Rainer Chlodwig von K.

Rainer is the author of Protocols of the Elders of Zanuck: Psychological Warfare and Filth at the Movies – the DEFINITIVE Alt-Right statement on Hollywood!

10_cloverfield_lane

Nasty woman Mary Elizabeth Winstead wakes up chained to a cot in survivalist John Goodman’s basement in 10 Cloverfield Lane, a genre-bending experience in the tradition of Cabin in the Woods (2012) and The Signal (2014). Is Winstead, recalling Misery (1990), the prisoner of an obsessive loser who intends to possess her sexually – or is Goodman telling the truth when he claims that he only intends to keep her alive and that the world outside is uninhabitable, that everyone she knows and loves is dead, and that civilization has collapsed after a catastrophic apocalypse? Is it the Russians? The Martians? Or is it just a tall tale to dissuade his uncooperative guest from attempting to escape? Finding out is as frightening and fun as being held captive in John Goodman’s basement!

[WARNING: POTENTIAL SPOILERS]

4.5 out of 5 stars. Ideological Content Analysis indicates that 10 Cloverfield Lane is:

4. Alt-media-ambivalent. Goodman is “like a black belt in conspiracy theory”, a mixed bag of a man simultaneously tuned-in and misled as to a number of topics. The fact that, in addition to aliens and Russkies, he is also concerned about “Al Qaeda” seems to suggest that the film is condescendingly and disingenuously conflating neoconservative outlets and various conspiracy-oriented media of varying quality.

3. Anti-redneck. Goodman’s character represents a typical cosmopolitan millennial’s idea of a conservative Republican: a slovenly gun nut, “authoritarian personality”, and “no touching” prude scared of Martians and the prospect of a real-life Red Dawn scenario. He is stuck in a vanished American past, as evidenced by his Frankie Avalon records and VHS collection. The fact that major elements of his assertions turn out to be correct prompts the deliciously implied question at the heart of the film. Which would be more horrifying for a millennial woman – the prospect of an alien invasion that razes everything and everyone she knows, or the possibility that, for all of these years, those hateful, judgmental, beer-bellied, rifle-toting, misogynistic deplorables were right?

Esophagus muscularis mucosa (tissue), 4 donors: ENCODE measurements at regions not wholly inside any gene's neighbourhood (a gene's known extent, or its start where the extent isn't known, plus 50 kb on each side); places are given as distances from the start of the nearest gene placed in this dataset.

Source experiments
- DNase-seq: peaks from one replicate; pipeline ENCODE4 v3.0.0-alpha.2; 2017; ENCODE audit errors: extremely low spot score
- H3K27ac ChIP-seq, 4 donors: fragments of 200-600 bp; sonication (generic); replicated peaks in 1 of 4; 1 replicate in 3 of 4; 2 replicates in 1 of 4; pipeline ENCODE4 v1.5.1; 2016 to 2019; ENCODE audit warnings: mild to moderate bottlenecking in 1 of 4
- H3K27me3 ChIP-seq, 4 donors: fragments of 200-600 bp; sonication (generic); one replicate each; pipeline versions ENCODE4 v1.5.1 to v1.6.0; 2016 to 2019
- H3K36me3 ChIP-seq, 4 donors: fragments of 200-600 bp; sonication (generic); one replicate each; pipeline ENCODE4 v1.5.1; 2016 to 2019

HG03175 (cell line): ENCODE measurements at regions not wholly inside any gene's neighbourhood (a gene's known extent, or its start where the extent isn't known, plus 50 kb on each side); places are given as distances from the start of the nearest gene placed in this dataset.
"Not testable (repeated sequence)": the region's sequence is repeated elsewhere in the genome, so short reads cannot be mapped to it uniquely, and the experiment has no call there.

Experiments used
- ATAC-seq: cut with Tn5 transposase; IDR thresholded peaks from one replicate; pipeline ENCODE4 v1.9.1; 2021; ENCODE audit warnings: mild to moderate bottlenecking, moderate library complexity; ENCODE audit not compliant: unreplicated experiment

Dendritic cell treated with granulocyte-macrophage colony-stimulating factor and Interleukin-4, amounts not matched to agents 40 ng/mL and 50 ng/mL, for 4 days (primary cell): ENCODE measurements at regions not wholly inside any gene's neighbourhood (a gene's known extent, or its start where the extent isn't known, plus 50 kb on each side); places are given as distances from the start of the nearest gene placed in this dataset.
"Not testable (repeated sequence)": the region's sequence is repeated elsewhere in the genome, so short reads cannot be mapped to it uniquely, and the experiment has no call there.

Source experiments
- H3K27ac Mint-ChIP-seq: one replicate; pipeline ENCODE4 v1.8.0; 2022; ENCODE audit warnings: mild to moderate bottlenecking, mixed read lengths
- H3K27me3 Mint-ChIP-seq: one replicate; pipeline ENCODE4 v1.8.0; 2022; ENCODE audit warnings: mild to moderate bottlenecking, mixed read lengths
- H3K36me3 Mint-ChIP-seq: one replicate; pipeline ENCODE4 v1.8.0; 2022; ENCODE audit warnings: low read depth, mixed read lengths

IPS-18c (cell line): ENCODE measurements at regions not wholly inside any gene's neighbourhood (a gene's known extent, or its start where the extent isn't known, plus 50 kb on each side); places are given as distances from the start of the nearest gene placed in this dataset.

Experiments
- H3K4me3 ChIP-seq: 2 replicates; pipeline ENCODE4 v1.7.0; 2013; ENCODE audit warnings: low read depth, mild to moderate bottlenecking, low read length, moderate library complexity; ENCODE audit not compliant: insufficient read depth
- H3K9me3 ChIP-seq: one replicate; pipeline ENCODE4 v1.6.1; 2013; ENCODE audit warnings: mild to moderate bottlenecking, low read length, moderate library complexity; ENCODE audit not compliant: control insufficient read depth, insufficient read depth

2. Disaster-alarmist. Turning viewer expectations upside-down, Goodman’s conspiracy-theory-fueled survivalism comes in handy when the shit really hits the fan. Rather than rejecting extreme preparedness outright, the movie suggests that liberals, rather than pointing and laughing at the conservatives, ought to appropriate such foresight and associated skill sets for themselves. The idea that fashion design could become a survival skill in a post-apocalyptic landscape is no doubt highly appealing to a number of young women and homosexuals with tacky, clashing heaps of student loan debt in the closet.

1. Feminist/anti-family. Goodman presents a negative patriarchal archetype (“I want us to be a happy family.”). Winstead also recounts a traumatic memory of seeing a man cruelly pulling his daughter by the arm and hitting her. Perhaps under the influence of such impressions of family life, she rejects the possibility of reuniting with her boyfriend in order to strike out on her own as a superheroine and save the planet – a choice about which the director, Dan Trachtenberg, expresses a cuckolded you-go-girl enthusiasm in his audio commentary.

Rainer Chlodwig von K.

cabin-fever-poster